Healthcare Revenue Cycle Management, ICD-10, Claims Reimbursement, Medicare, Medicaid


Could More Competition Reduce Rising Prescription Drug Costs?

Competition is one necessary solution for reducing the rising rates of prescription drug costs.

By Vera Gruessner

- Prescription drug costs seem to be higher than ever before. Merrill Matthews, Resident Scholar at the Institute for Policy Innovation, wrote about some of the reasons behind these high prices and the solutions that could lower prescription drug costs.

Medicare Part B Program

First and foremost, the research and development spending related to prescription drug costs can be very extensive with many drug manufacturers stating that they spent up to $51.2 billion on research and development in 2014.

The other important point to remember is that drug approvals by the Food and Drug Administration (FDA) don’t happen as quickly as hoped, as it averages out to about 20 to 30 drug approvals each year, states Matthews.

The results show that more than $1 billion is spent manufacturing each drug after the FDA approves its path to market. Another potential issue is that many drugs have the potential to fail when moving through clinical trials.

In recent years, there has been an uptick of orphan drug development or more complex medications – often in the form of injectable biologics – that target smaller populations of the patient community.

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While in the first half of the 1990s, the FDA approved no more than 89 orphan drugs, these numbers have skyrocketed in recent years. For example, in 2013, the FDA approved 260 new molecules to have an orphan drug status and in 2014, 293 medications achieved this same status.

Since smaller populations of patients can actually benefit from these orphan drugs, the prescription drug costs must rise exponentially to counter the effect of the miniscule patient groups.

“While R&D [research and development] spending is rising at a relatively steady pace, the number of potential patients who can benefit from the new drugs is shrinking dramatically. That means the cost of those new drugs to the relative handful of patients who need them rises exponentially. In short, the math is working against us,” Matthews wrote.

Health insurance companies have attempted to overcome some of these rising prices in medication. Premium costs have risen to account for increasing healthcare costs while other health payers have looked toward stabilizing premium prices by requiring consumers to cover more out-of-pocket costs, Matthews explains.

Tiered pricing is becoming a new norm in the health insurance industry as many payers seek out new ways to reduce prescription drug costs. Tiered pricing involves separating generic drugs from brand name drugs and even including preferred or less expensive medications.

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High-cost specialty drugs are even getting a fourth tier among many health payers today. Matthews writes that competition is one necessary solution for reducing the rising rates of prescription drug costs.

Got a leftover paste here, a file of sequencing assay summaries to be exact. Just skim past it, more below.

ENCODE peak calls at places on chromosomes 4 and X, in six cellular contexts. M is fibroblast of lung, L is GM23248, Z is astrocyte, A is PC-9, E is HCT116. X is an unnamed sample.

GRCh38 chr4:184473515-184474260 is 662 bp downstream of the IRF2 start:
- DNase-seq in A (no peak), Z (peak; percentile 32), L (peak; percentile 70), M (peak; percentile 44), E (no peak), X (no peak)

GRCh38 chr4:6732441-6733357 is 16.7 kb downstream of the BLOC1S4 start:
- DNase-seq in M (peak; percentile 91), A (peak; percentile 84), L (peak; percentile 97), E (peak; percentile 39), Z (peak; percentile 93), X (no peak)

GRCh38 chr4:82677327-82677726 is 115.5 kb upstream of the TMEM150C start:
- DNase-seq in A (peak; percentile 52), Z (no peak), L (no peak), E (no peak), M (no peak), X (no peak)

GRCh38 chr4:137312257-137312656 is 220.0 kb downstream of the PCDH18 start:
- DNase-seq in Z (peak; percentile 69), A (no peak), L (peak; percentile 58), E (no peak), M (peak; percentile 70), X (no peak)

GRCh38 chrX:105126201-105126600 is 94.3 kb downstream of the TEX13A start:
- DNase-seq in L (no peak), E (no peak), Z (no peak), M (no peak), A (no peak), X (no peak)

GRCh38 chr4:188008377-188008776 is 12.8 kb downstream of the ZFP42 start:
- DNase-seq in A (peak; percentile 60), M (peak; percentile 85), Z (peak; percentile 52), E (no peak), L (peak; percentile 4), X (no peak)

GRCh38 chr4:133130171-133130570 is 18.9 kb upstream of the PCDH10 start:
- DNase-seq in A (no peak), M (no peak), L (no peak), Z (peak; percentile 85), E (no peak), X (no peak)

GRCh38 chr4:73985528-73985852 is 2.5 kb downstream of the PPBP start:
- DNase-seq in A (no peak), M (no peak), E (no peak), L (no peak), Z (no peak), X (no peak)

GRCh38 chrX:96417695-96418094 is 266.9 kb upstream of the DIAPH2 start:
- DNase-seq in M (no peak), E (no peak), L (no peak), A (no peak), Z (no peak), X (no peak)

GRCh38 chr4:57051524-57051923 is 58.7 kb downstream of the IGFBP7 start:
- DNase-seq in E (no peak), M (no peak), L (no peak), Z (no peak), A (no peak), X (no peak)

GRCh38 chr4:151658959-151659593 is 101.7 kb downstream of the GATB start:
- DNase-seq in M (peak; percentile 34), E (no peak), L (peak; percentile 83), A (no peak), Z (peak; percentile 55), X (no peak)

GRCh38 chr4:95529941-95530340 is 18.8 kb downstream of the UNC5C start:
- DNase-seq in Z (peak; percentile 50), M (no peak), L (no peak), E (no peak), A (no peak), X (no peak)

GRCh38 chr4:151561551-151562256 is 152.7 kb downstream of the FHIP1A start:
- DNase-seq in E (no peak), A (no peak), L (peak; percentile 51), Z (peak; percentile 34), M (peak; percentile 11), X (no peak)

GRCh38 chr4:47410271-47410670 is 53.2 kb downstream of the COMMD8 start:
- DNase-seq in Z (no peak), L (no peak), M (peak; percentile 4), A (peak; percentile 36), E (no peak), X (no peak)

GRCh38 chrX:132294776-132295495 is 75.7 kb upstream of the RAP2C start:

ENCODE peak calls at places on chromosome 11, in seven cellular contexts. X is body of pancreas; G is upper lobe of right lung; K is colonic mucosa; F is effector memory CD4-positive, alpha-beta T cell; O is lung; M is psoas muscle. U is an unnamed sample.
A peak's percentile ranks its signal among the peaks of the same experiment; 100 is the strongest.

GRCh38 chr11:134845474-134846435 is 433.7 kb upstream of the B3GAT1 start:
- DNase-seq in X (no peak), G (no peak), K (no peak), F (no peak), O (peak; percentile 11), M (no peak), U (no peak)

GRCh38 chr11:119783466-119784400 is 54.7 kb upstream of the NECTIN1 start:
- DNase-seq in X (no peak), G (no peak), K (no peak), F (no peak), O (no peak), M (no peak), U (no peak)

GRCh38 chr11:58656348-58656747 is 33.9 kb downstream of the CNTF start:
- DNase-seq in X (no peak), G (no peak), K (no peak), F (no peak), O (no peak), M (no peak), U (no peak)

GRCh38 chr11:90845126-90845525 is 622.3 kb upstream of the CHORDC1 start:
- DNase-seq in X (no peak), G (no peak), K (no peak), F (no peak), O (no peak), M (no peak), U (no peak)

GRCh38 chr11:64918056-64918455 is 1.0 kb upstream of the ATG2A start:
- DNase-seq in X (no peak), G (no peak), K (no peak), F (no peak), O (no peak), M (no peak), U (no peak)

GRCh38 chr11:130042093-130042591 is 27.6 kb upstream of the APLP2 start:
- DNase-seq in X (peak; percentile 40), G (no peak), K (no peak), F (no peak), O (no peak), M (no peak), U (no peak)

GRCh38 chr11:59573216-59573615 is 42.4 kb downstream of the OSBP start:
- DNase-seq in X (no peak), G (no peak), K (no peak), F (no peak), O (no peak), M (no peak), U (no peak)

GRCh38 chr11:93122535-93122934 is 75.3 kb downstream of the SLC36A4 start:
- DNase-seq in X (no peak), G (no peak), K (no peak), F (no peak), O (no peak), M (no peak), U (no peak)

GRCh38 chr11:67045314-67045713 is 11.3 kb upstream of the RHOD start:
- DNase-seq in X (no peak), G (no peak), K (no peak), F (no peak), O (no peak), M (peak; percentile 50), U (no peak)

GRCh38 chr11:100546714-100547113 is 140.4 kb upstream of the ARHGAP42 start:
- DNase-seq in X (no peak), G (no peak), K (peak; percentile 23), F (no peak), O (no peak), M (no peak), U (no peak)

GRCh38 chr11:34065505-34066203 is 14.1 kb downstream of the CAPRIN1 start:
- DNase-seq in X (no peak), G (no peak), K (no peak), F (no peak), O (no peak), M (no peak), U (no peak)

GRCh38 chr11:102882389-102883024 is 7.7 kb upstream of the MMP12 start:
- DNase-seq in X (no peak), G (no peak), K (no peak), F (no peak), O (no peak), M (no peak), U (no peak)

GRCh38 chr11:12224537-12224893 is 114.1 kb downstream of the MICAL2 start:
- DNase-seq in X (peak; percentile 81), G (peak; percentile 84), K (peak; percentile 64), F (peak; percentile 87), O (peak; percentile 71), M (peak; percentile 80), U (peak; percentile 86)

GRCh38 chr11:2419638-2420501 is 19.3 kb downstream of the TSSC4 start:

Drug manufacturing companies that release competing medications often set the price at a lower rate when releasing the product to market. Greater competition may be what the pharmaceutical industry needs in order to ensure the costs of medications are affordable for consumers and, thereby, providers. When drugs are too pricey and patients forego the medication, emergency room or hospital admission costs will lead to wasteful spending that could have been prevented.

The Centers for Medicare & Medicaid Services (CMS) has also established its own solution for reducing the pricing of prescription drugs. The federal agency has announced new reimbursement changes for the Medicare Part B program.

The proposal seeks to assist clinicians in assigning the best and most effective medications for their patients. The ruling looks to incentivize doctors as well as patients in choosing high quality prescription drugs.

Positive patient health outcomes will be tied directly to reward and reimbursement associated with prescribing the most effective drugs. In particular, CMS is looking to put an end to incentives in the fee-for-service reimbursement system that keeps doctors from assigning well-performing medication.

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The Healthcare Supply Chain Association has supplied Congress with key information about the rising prices of generic drugs and ways to eliminate the jump in costs. For example, the Food and Drug Administration (FDA) could help reduce these costs if the drug approval process was streamlined and expedited especially among medications in which only one or two companies are manufacturing the product and price jumps have been clear.

“We ask that you pursue legislation granting the US Food and Drug Administration (FDA) authority to prioritize Abbreviated New Drug Applications (ANDA) in order to help mitigate existing generic price hikes and avoid future spikes for drugs where there are only one or two manufacturers,” Todd Ebert, President and CEO of the Healthcare Supply Chain Association, wrote in a letter to the US Senate Committee on Health, Education, Labor, and Pensions.

“We are concerned that generic price spikes, often caused by monopoly or duopoly situations, are negatively impacting competition, cost, and available supply of necessary drugs.”

Greater competition throughout the healthcare industry as well as a reduction in generic drug price hikes may benefit both providers as well as the patient community. The solutions set forth could help better control rising healthcare spending and decrease the elevated prescription drug costs affecting providers, payers and consumers around the country.


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